Toni Wi is a speculative fiction writer from New Zealand. She has a Master’s degree from the University of Canterbury and an interest in science and policy. Her flash pieces have been published in Sponge, Mayhem and Regeneration: New Zealand Speculative Fiction II. She is part of the Hagley Writer’s Institute in Christchurch, where she is working on a novel. You can find her on Twitter.
Hi, Toni. Please tell us a little bit about yourself.
Hi, I’m Toni. I live in New Zealand and I write speculative fiction. I’ve always been a big reader and I’ve been writing since as far back as I can remember. My first ever short story was about a brother and sister who helped a time travelling knight, and my teacher read it at our school assembly (it was a very small school). Nowadays I’m working on a novel, a short story collection and a novella in flash for NaNoWriMo. When I’m not doing geeky things I’m doing nerdy things in the realm of biodiversity, biosecurity and conservation.
Do you have any particular writing rituals you are comfortable sharing?
I wish I did. I love rituals. If I’m really motivated I will make a bullet point list of everything I need to write in that scene. But I usually just stare at a blank document for a while until something happens. Or I make a cup of tea. Tea! That is my ritual.
Are there any horror/fantasy/sci-fi tropes or sub genres which you feel are played out? And vice versa, what tropes would you like to see more of?
I’m not sure what’s played out or not, because I’m a very selective reader. The stories I’m loving at the moment have characters that are traditionally under-represented in genre fiction. In this way, classic tropes take on a new light. It’s not so much the tropes that are played out, but perspectives that need to change and develop. Diversity is key, in life and in literature.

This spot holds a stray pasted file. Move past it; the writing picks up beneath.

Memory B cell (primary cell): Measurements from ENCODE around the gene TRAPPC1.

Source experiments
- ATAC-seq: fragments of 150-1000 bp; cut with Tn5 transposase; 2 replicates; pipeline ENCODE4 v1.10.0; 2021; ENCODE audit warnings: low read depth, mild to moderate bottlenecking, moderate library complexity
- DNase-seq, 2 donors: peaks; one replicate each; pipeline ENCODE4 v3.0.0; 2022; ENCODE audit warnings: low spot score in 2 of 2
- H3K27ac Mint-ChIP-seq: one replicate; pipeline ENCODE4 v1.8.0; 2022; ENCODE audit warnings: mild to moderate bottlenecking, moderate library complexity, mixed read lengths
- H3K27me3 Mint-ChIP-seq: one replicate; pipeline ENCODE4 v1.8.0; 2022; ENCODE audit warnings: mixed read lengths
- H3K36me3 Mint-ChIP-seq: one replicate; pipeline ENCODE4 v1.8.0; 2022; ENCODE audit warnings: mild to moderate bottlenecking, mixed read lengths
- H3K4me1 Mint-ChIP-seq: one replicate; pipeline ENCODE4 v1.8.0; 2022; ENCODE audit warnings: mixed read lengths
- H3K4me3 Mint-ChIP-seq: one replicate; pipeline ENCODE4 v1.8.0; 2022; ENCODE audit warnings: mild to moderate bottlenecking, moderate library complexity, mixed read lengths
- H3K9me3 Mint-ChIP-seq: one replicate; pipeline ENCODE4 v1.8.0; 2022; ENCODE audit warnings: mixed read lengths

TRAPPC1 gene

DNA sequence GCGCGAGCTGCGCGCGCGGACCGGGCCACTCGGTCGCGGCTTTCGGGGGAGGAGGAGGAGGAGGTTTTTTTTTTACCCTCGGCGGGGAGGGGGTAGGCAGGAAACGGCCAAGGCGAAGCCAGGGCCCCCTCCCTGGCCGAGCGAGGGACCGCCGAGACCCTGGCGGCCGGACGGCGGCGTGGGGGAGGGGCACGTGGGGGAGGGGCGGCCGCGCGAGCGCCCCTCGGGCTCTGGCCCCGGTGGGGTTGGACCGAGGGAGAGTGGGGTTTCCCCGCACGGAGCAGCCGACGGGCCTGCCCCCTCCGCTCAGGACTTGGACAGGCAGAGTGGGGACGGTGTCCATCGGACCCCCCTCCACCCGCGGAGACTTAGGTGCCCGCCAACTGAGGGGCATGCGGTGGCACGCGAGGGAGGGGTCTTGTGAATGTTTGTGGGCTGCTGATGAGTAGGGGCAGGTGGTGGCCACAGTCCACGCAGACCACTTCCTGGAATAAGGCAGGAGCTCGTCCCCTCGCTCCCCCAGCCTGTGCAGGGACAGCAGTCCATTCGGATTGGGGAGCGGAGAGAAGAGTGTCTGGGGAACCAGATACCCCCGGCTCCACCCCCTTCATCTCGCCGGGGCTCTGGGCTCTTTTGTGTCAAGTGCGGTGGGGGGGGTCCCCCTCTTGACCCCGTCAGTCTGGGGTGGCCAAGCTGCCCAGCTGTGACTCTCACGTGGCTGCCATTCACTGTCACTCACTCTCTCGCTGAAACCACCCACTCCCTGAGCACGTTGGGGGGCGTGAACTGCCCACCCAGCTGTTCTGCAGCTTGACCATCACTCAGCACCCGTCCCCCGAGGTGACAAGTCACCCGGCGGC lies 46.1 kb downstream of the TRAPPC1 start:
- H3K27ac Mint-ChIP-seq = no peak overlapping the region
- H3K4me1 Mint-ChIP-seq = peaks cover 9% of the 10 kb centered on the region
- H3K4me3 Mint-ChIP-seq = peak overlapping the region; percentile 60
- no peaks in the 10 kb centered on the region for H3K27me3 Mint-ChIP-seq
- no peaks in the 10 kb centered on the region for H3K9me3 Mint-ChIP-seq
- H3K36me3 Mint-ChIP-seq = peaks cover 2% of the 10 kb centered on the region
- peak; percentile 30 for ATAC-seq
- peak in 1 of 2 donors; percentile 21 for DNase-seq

I want to see more indigenous fantasy and science fiction, different types of gothic horror, genre mashups, gender fluid characters and societies, different kinds of bodies and voices and experiences exploring, or upturning, classic themes and tropes.
There’s a million ways to write a vampire story, for example. Put them in space, make them saints, tribal legends, literal gods, only women, or allergic to blood. Change the perspective, experiment, and take risks. Speculative fiction is the perfect vehicle for new voices and old stories.
What books are beside your bed right now?
Spinning Silver by Naomi Novik. Uprooted is one of my favourite books, so I’m really looking forward to this one.
Published or unpublished, what's the hardest scene you've written?
Probably this action scene in my current WIP that took me a solid few days to write. I wrote parts of it a paragraph at a time, and I had to keep re-reading what I’d done to remember who was where and holding what and which parts were injured. I’d either make a very good, or very bad, continuity editor, considering how long it took me to write a fight scene.
How important is social media to you as an indie author?
It’s not terribly important, but it is cool. I like connecting with other writerly folk on Twitter, and social media is great for staying motivated and accountable for stuff. I use Instagram a lot for sharing what I’m reading, so mostly I just use social media for the social side of things. Community building. Which I guess for a writer is pretty important after all? On that note, feel free to follow me on Twitter and Instagram to chat about books and whatnot.